Can our kids be involved in too many activities, and do too much? Should they specialize and spend all their time in one activity?
Although this is a tricky subject and every family is different, activity overload is real and can affect our children and our family relationships.
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Heather here from FamilyVolley.com and today we are talking about managing the activity overload and ask yourself…are your kids over scheduled?
Here are EIGHT tips to get your family on track.
Evaluate motives. The first thing we have to do is genuinely evaluate why we have our children involved in so many activities or why we feel it is so important for them to specialize so young. Why is it that we feel they must choose their “final” sport or activity when they are 5 and give it all their attention. What we tend to find is that often times it is more for us than them. Maybe it is to fulfill dreams we didn’t accomplish. Maybe we think the more they do, the better our family is or the better we are as a mom. Maybe we feel pressure from society, or the neighbors or our spouse. Maybe we are worried that if they don’t do everything, they will fall behind the other kids. Time to make sure our intentions are pure and figure out why we are so set on our children being involved in so many things.
Establish and honor values. We have to decide what our value system is and what we stand for/believe in. If we profess to believe in family time together, yet our kids are so involved in individual activities that we are never together, then we are going against our value system. If my husband and I believe that family dinner is VERY important, yet we are so busy in the evenings that we aren’t home to eat together, then we aren’t honoring our values. Either that or we REALLY DON’T believe family dinner is that important. We must decide what is most important and then make sure the way we spend our time, energy and resources, supports those values. When we go against what we believe, there is always internal struggle and stress.
Be mindful of the entire family. Often times the activity overload will focus on one family member. This usually isolates one child and one parent and takes them away from the rest of the family. This can make the siblings left behind feel left out. It also limits the time that siblings have to build relationships through play and time together. Providing opportunities for our children to build strong relationships with their siblings when they are young carries over into adulthood and helps relationships stay strong when spouses and distance come into play.
Be open minded. Don’t think that kids have to choose only one activity forever. Or that the activity they choose must be the same thing you or your spouse did growing up. Have an open mind. Let kids explore different options. Expose them to lots of things. Just remember to have them explore only ONE activity a SEASON.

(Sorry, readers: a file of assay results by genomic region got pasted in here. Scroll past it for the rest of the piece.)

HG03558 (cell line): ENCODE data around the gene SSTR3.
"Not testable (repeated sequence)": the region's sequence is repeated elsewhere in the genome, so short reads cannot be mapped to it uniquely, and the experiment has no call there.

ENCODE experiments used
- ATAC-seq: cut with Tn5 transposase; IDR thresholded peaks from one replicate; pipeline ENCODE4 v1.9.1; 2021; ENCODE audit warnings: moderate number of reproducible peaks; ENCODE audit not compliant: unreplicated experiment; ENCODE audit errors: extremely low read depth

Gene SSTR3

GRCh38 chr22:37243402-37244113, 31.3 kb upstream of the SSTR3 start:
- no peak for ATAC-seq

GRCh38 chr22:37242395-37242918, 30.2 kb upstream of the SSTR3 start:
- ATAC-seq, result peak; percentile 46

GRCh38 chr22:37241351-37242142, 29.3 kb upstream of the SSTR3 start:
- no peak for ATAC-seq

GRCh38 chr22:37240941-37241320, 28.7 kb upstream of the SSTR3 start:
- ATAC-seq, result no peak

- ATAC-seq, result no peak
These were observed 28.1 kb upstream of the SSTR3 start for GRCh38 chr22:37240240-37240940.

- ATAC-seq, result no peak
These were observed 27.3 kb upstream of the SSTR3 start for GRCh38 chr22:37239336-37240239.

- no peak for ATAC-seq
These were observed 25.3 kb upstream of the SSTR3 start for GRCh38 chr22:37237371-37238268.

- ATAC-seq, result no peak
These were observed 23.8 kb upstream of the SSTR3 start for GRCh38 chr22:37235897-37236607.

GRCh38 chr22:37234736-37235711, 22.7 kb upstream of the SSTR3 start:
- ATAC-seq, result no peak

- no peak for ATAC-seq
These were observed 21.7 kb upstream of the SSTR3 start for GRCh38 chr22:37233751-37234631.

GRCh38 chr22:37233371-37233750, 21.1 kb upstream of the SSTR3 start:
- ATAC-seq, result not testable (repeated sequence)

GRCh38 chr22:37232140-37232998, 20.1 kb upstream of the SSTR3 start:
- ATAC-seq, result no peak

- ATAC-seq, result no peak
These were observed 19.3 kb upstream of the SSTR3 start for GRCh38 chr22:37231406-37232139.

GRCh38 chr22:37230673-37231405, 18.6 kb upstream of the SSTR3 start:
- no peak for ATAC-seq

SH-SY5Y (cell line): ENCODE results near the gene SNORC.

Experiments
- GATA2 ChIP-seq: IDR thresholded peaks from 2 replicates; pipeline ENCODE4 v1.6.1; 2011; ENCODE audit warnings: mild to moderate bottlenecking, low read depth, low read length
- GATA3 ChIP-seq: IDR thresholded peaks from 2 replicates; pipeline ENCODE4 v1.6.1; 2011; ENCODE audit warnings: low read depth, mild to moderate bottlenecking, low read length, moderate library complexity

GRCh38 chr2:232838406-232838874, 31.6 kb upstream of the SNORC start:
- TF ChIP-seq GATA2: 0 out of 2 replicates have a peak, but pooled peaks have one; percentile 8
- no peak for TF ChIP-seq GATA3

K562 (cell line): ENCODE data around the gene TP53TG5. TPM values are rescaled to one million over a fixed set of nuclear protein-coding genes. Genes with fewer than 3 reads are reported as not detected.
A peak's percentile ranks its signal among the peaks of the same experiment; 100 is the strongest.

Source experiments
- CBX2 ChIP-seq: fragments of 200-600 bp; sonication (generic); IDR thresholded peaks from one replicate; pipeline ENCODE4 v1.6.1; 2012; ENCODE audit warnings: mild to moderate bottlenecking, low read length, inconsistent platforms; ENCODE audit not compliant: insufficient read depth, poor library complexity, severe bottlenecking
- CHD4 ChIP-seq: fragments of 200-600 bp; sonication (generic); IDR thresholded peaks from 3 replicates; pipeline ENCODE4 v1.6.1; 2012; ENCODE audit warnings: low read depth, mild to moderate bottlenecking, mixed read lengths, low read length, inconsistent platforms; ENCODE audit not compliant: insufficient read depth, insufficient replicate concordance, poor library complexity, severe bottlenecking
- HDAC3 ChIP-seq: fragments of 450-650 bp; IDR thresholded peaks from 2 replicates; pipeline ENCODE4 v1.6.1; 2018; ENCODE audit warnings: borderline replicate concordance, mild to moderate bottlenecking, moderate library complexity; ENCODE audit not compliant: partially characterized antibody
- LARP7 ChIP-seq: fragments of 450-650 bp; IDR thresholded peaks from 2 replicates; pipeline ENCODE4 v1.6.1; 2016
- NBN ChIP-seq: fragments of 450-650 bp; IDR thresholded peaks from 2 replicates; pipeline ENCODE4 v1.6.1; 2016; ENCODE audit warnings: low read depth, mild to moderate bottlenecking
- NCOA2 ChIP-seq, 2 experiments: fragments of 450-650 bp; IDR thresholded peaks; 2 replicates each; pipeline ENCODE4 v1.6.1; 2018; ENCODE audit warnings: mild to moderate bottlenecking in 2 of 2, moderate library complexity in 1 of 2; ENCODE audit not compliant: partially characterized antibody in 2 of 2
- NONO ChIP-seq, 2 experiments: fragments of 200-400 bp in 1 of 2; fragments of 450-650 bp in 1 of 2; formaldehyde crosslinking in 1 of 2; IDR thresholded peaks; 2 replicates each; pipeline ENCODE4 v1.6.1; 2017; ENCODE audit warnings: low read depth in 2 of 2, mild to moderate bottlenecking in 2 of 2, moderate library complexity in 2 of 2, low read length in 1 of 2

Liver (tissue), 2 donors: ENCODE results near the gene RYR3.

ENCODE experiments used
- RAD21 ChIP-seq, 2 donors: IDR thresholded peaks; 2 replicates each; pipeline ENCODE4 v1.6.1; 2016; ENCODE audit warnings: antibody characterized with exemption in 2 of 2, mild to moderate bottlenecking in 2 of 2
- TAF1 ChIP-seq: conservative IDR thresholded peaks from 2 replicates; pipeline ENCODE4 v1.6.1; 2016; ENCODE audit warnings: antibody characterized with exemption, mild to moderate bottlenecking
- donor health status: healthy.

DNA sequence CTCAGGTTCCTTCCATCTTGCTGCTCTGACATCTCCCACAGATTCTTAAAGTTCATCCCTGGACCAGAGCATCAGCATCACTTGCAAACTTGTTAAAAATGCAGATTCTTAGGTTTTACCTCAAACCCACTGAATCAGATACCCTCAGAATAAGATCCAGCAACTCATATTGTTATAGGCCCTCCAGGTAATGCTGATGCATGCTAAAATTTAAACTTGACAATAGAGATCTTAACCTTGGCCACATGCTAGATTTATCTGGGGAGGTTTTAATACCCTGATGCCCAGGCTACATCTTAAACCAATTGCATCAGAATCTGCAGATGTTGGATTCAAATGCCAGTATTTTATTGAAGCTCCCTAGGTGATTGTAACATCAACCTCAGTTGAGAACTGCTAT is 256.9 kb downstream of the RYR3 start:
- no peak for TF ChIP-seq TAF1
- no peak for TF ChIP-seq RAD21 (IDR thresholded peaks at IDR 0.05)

Let go of the 10,000 hours rule. For so long there has been this belief that the only way to become a professional, or great at something was to put in 10,000 hours. To reach that, kids must start very young. This is no longer the case. Let go of this rule.
They can learn the principles at home. So often the argument is that if our children don’t start young and do it all, they will fall behind the other kids who have been playing since they were 4. Remember that so many of the skills that they need to learn can be learned at home. Can be learned through play. Can be learned with their families.
Age is key. Let age be your guide. It is suggested that kids should be involved in activities the same number of hours as their age. So, a 4 year old needs to only be involved in 4 hours of structured activity a week. Prior to age 12, 70-80% of their lives should be free play with only 20-30% spent in structured activity. Ages 13-15 should spend 50% of their time in structured activities and 50% in unstructured activities. Age 16+, 80% of their time can be spent in structured activities with 20% spent in unstructured play. It is at these later ages that kids should start to specialize if they are interested in one activity and spending more and more of their time developing their skills.
Focus on what contributes to successful children. We think that activity overload is the only way to have a successful child. That isn’t true. Successful children have things in common, and specialization (and/or activity overload) is not one of them. Instead, they have the following in common.
Eat dinner together with their families.
Work together with their families.
Have been taught social/emotional skills.
Have personal relationships with each of their parents.
Every family is different. Take the time to figure out what is best for your family and don’t hesitate to cut back on the activity overload at your house.
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